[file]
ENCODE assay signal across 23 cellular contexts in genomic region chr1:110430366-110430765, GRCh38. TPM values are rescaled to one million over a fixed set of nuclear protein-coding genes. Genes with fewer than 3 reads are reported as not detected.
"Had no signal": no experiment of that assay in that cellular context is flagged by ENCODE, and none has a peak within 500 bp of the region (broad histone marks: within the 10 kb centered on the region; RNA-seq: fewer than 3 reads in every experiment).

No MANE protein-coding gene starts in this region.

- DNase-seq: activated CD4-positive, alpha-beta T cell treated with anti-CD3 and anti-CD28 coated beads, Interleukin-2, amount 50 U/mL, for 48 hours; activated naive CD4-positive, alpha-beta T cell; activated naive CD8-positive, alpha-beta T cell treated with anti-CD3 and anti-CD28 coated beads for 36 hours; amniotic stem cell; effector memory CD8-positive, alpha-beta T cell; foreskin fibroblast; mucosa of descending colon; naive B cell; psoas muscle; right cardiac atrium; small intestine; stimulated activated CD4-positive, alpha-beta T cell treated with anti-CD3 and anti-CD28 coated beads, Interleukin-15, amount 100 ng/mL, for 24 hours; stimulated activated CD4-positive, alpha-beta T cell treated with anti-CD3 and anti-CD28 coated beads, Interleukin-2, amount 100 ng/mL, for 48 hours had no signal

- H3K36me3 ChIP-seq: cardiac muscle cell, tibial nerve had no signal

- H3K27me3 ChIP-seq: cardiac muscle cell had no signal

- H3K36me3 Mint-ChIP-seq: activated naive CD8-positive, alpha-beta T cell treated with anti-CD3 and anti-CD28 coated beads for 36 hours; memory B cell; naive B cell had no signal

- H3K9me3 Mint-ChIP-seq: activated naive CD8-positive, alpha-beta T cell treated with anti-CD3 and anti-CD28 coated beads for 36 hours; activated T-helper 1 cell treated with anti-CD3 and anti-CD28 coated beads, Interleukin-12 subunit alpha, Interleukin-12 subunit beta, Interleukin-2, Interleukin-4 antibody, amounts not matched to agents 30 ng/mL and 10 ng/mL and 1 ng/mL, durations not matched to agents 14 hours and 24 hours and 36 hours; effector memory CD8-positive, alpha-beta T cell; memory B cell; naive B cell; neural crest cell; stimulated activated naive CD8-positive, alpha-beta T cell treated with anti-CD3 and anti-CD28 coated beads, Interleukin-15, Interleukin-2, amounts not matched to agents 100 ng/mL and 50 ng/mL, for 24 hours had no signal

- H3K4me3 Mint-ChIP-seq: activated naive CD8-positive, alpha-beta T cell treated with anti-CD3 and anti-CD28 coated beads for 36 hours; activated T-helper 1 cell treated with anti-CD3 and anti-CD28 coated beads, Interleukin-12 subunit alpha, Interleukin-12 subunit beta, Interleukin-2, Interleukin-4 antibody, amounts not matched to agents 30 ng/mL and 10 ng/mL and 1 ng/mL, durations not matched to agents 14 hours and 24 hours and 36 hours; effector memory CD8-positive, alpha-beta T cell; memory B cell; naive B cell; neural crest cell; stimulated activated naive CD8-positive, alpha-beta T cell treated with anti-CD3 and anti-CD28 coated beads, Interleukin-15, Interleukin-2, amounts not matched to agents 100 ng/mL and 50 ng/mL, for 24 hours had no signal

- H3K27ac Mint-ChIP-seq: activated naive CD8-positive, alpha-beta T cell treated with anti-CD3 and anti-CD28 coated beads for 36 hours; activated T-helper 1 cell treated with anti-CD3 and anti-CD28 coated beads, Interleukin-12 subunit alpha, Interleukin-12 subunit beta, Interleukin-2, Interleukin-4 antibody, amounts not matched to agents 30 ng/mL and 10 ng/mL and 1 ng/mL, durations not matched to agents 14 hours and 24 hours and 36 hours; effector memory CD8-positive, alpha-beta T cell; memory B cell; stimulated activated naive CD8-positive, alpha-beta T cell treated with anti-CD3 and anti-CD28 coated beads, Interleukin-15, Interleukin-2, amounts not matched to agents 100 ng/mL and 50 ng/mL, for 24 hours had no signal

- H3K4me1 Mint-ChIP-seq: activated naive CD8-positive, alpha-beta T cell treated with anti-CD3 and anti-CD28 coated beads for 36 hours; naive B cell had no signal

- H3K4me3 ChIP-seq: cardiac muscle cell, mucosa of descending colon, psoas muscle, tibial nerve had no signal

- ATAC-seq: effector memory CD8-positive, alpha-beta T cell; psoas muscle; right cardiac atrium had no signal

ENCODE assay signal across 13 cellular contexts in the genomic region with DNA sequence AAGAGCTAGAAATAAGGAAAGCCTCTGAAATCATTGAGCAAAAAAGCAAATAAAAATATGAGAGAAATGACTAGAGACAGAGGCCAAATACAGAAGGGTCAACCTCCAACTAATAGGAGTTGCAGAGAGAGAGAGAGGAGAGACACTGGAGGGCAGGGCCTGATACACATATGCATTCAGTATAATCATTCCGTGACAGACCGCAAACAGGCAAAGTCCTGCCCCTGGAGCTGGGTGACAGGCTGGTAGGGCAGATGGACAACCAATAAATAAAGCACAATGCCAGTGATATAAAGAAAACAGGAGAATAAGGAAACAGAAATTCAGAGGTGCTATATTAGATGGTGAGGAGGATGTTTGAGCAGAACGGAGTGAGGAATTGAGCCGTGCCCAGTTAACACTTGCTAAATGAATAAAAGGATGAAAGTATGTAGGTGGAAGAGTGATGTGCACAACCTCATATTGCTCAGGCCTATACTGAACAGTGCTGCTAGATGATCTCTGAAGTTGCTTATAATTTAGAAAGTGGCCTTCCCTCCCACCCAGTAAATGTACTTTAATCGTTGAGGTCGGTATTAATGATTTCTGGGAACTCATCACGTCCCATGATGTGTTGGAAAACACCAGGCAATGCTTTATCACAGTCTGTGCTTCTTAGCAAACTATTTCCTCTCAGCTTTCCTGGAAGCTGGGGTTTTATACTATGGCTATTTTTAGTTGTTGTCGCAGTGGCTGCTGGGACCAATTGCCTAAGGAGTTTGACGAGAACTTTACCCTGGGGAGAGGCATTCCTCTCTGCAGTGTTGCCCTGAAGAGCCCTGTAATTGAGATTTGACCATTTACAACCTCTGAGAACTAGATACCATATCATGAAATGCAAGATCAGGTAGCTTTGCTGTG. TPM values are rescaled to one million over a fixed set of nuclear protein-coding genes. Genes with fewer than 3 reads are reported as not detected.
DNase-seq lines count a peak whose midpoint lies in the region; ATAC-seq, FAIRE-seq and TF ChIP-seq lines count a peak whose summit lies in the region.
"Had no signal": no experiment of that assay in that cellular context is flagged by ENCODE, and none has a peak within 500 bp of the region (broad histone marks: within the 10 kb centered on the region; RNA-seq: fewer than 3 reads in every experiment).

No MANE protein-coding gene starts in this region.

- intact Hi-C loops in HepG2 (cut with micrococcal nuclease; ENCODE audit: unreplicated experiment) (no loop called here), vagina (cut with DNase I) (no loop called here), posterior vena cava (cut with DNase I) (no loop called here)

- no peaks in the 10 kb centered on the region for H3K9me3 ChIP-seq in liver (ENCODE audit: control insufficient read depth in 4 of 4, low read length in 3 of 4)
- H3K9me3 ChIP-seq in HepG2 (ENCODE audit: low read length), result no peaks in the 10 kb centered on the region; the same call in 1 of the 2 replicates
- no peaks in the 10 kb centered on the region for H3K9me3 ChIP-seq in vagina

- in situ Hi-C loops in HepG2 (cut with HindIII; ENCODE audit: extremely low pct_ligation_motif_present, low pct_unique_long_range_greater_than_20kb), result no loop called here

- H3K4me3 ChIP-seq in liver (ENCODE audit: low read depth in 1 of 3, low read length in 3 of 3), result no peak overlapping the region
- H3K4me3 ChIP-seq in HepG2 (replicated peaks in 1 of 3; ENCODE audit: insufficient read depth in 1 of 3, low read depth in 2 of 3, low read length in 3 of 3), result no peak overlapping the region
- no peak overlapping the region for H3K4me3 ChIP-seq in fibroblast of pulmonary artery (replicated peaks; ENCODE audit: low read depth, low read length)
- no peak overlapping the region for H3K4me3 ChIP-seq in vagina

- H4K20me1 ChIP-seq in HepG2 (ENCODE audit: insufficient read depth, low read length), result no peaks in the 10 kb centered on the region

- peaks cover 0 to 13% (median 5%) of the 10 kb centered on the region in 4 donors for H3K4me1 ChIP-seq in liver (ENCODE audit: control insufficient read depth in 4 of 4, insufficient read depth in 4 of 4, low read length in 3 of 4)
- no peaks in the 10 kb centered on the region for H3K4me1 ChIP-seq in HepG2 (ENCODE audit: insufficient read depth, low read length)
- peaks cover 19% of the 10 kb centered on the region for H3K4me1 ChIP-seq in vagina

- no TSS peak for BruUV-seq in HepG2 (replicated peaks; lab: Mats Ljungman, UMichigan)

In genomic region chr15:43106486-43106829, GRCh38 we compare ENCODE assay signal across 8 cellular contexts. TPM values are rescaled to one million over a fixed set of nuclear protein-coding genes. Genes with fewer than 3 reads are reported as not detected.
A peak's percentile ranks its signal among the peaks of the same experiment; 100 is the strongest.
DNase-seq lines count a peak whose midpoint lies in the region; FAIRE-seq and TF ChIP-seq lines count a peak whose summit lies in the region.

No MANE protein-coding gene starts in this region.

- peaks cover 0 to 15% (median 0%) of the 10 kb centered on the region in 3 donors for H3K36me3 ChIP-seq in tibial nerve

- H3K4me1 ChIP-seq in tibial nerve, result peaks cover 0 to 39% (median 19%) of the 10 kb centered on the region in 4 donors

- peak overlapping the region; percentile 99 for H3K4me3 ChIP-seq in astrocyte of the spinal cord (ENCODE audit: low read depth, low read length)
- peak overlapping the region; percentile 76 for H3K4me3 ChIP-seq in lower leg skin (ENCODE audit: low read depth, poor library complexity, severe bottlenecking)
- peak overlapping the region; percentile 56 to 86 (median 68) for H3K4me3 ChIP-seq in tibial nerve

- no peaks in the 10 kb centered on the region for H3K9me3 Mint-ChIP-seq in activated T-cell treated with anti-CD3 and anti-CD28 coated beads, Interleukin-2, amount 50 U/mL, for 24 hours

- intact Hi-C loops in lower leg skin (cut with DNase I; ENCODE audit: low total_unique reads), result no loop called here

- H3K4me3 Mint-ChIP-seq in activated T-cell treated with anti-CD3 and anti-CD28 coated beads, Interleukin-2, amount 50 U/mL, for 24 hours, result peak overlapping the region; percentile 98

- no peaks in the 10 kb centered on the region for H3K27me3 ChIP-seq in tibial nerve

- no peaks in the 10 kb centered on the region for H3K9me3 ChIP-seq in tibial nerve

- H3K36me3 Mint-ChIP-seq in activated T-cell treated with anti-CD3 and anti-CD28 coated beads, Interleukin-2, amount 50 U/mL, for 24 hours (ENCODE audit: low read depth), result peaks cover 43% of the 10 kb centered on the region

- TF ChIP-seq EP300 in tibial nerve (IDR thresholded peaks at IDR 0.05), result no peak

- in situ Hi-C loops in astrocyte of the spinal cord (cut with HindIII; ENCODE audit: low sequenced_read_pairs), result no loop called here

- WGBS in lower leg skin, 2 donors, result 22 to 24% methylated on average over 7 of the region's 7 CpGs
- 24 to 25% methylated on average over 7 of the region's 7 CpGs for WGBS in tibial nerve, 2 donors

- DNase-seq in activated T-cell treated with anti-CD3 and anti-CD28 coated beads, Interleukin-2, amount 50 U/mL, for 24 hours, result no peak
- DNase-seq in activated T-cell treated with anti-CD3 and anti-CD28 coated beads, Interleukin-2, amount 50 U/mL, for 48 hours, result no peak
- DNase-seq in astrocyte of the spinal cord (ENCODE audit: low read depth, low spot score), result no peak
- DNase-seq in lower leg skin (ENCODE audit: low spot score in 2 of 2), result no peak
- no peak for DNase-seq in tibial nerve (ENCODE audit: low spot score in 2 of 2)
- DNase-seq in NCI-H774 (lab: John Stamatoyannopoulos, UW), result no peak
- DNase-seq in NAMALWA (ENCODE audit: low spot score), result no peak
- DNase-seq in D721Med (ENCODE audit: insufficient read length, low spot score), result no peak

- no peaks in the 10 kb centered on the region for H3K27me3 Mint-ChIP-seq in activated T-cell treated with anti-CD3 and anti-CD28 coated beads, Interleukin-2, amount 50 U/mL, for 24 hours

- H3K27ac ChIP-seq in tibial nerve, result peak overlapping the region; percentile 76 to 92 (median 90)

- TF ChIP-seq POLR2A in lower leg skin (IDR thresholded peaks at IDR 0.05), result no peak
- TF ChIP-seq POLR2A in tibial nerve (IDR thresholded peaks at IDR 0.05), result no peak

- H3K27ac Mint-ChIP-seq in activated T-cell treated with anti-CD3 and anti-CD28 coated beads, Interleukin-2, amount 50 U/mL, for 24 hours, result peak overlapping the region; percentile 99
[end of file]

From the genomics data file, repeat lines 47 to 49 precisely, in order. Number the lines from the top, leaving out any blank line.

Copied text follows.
- TF ChIP-seq EP300 in tibial nerve (IDR thresholded peaks at IDR 0.05), result no peak

- in situ Hi-C loops in astrocyte of the spinal cord (cut with HindIII; ENCODE audit: low sequenced_read_pairs), result no loop called here

- WGBS in lower leg skin, 2 donors, result 22 to 24% methylated on average over 7 of the region's 7 CpGs